Burns are primarily divided into 3 categories: first-degree or "superficial" burns; second-degree or "partial thickness" burns; and third-degree or "full thickness" burns. How these types of burns are treated initially will determine whether there is a successful outcome.
Burn Severity and Treatment
Degrees of Burn and When to Seek Help
- Skin is usually still intact
- May appear to be red, very warm or hot to touch
- Small blisters and swelling in and around the area
- Involves outer most layer of skin
- Usually associated with sunburn
- May occur from too much sun exposure
When to Seek Help:
- If there is a persistent fever not relieved by medication
- Redness that may extend beyond the border of the burn
- Pain is not controlled by ibuprofen or acetaminophen
- Do not delay seeking medical attention if burn is larger than size of palm
- Very red
- Blister formation
- Extremely painful
- Fair amount of swelling
- When second layer of skin is burned
When to Seek Help:
- If burn is smaller than 2-3 inches (7 centimeters) — It may be treated as a minor burn
- If burn is larger or involves the feet, face, eye, ears, groin or major joints — Go to nearest ER, family doctor or urgent care for further evaluation to avoid permanent disfigurement or loss of function
- Dry or leathery skin texture
- Involves all layers of skin
- Can cause permanent tissue damage
When to Seek Help:
- Third degree burns are NOT minor burns
- These are serious burns, no matter the size or area of body
- Seek medical attention immediately
First-Degree Burns: Initial First-Aid Treatment
Initial first-aid treatment for a first-degree burn include the following:
Stop the burning process — Cool the burn with running cool (not cold) water for at least 5 minutes. Do not over cool! If the victim starts to shiver, stop the cooling process.
Remove all jewelry, watches, rings and clothing around the burned area as soon as possible.
Take an over-the-counter pain reliever such as ibuprofen or acetaminophen for pain control. Follow the directions on the label. Consult a physician or healthcare provider if pain is not relieved.
Cover the burn with a sterile gauge bandage or clean cloth. Wrap the burned area loosely to avoid putting too much pressure on the burn tissue.
Minor burns will usually heal without further treatment.
For small area burns — Apply soothing lotions that contains aloe vera to the burned area to help relieve the pain and discomfort.
Drink plenty of fluids (electrolyte-containing solutions such as Gatorade) if the person appears to be dehydrated.
DO NOT use ice — This may cause further skin damage.
Do NOT use any butter, ointments or other home remedies on the burn — Such substances may trap the heat in the tissue and makes the burn worse.
DO NOT break any blisters — Leave intact.
It may take several days for a mild first-degree or second-degree burn to heal. During that time, it's important that the affected area is observed for infection, such as:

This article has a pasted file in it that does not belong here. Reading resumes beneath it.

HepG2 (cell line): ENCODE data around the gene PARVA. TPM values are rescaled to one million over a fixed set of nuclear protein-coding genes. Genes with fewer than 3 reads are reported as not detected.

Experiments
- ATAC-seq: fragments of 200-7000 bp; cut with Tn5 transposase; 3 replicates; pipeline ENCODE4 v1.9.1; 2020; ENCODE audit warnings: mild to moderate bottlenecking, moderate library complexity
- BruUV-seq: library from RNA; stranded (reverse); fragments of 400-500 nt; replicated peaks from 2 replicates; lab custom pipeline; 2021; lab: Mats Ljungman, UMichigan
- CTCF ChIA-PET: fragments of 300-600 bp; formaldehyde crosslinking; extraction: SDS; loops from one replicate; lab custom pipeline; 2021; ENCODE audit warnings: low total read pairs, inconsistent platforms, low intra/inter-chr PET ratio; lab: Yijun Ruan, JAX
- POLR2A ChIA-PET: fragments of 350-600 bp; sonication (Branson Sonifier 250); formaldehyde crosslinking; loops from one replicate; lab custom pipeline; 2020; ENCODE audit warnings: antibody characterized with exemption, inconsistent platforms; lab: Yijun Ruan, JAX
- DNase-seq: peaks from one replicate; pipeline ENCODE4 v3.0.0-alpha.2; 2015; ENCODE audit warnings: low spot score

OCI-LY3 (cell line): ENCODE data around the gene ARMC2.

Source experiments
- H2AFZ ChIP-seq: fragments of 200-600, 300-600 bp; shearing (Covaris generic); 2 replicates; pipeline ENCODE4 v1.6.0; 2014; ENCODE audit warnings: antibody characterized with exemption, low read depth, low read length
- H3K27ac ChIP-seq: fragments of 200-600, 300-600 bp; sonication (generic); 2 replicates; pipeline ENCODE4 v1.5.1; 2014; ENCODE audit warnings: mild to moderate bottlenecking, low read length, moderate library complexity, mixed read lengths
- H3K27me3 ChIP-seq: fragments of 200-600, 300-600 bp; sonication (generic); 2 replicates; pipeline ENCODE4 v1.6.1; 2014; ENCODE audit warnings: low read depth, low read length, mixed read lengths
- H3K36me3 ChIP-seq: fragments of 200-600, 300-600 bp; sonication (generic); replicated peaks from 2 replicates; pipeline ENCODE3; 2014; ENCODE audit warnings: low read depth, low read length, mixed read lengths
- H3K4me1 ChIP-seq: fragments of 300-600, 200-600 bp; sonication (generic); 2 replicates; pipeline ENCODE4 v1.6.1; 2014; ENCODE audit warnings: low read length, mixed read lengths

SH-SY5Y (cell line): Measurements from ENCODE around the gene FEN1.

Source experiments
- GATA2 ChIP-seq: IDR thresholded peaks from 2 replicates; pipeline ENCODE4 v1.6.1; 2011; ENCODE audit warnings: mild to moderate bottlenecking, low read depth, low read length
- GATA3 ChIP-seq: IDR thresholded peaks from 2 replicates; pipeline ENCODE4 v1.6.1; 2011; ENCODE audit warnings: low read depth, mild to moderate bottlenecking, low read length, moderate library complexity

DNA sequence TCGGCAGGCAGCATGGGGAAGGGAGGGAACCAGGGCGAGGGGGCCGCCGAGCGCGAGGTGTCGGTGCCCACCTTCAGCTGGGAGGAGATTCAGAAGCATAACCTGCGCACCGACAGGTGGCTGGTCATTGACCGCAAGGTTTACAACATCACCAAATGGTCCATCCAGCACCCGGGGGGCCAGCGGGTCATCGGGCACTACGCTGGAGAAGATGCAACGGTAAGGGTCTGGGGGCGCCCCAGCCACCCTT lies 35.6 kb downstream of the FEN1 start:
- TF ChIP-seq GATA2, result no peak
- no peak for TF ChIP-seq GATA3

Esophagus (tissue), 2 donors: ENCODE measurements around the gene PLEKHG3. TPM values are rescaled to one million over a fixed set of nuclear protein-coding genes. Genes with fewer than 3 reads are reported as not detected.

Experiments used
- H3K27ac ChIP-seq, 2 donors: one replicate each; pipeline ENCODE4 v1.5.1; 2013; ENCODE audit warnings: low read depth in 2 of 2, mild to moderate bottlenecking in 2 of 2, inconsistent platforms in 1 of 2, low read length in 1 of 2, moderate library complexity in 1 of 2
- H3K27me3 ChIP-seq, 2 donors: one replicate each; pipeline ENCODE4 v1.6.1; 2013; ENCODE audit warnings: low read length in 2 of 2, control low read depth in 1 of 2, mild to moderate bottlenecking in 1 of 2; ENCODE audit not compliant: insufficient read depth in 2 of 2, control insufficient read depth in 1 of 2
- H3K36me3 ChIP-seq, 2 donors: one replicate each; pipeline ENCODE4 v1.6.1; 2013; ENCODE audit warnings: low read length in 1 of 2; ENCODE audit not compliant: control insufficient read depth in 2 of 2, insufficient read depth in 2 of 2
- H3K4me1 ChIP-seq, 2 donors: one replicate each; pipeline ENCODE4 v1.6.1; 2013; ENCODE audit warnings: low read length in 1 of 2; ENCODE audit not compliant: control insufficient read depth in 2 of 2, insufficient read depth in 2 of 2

- Redness extending beyond the burned area
- Changes in the appearance of the wound
- Slight fever not relieved by Tylenol®
As your skin begins to heal, you may also notice that it will itch, which can be very uncomfortable at times. This is normal and will eventually decrease. Frequent application of lotion can help keep the skin hydrated and minimize the itching process. If the itching is too severe, an over-the-counter medication such as Benadryl® may be helpful in easing the discomfort.
The wound should be kept clean with daily dressing changes. If you have any concern or questions, consult your healthcare provider. Once the burn has healed, limit the exposure of the burned skin to direct sunlight. Always wear sun protection.
Following these guidelines should promote healing to most minor burns.
Most burns require immediate medical attention. If you have experienced a burn that requires urgent medical attention, please call 911 or go to the nearest emergency room.
Appointments for Non-Urgent Burns
If you have a non-urgent burn and would like a second opinion, schedule an appointment or call 800-TEMPLE-MED (800-836-7536) today.
Learn more about our doctors and care team who treat burns.
This information is from the American Burn Association.
It is important to note that the consumer should always seek the advice of a healthcare provider if there is any question regarding the healing process of a minor burn. The American Burn Association and the Burn Prevention Committee are not responsible or liable for any untoward complications suffered by any individual following these suggested guidelines. This material is for information purposes only. It is not a substitute for professional medical advice, diagnosis, or treatment, which you should seek from your physician. The ABA does not endorse any specific product, service or treatment.